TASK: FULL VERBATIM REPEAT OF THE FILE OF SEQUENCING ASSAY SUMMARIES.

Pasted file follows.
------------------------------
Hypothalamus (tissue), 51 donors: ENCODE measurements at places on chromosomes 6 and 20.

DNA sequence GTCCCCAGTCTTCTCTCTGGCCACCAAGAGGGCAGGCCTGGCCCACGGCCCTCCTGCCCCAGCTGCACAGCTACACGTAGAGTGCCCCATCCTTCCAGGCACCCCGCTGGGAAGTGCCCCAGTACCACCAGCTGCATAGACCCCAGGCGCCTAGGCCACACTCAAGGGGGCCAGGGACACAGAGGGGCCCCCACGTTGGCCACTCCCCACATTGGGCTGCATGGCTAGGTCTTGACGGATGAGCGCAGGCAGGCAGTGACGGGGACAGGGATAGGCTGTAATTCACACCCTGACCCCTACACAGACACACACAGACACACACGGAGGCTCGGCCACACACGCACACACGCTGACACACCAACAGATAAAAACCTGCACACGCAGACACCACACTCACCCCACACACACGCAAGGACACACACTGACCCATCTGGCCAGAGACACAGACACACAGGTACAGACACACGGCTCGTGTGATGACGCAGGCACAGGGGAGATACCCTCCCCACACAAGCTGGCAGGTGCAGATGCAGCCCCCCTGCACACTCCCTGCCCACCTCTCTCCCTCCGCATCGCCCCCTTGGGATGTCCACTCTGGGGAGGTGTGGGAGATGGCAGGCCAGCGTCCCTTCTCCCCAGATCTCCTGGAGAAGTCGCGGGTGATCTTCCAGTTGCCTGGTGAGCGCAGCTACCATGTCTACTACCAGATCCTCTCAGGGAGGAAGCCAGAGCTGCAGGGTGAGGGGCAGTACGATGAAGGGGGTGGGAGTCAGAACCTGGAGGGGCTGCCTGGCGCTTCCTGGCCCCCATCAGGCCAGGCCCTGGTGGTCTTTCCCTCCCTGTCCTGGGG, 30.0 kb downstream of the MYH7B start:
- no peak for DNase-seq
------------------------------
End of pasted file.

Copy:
Hypothalamus (tissue), 51 donors: ENCODE measurements at places on chromosomes 6 and 20.

DNA sequence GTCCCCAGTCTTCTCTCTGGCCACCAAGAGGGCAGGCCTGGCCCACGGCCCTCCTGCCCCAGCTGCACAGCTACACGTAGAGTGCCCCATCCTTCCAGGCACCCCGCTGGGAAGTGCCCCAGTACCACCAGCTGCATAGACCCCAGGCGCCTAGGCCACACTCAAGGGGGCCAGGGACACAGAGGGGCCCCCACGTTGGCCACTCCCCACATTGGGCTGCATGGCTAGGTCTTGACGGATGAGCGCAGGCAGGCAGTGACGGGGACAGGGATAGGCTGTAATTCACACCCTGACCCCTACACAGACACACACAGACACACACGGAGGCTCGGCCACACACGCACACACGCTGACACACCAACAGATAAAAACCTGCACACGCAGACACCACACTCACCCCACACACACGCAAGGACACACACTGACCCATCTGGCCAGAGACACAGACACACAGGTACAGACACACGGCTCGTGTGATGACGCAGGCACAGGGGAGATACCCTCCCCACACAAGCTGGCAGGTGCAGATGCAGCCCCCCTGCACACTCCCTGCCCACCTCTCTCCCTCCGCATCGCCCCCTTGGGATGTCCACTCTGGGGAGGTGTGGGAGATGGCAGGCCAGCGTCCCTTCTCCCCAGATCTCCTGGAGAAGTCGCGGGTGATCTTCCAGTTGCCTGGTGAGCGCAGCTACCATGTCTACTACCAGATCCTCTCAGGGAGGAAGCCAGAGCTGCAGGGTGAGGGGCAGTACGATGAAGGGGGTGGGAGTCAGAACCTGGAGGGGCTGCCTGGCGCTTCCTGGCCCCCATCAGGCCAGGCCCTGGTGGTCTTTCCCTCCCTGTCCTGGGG, 30.0 kb downstream of the MYH7B start:
- no peak for DNase-seq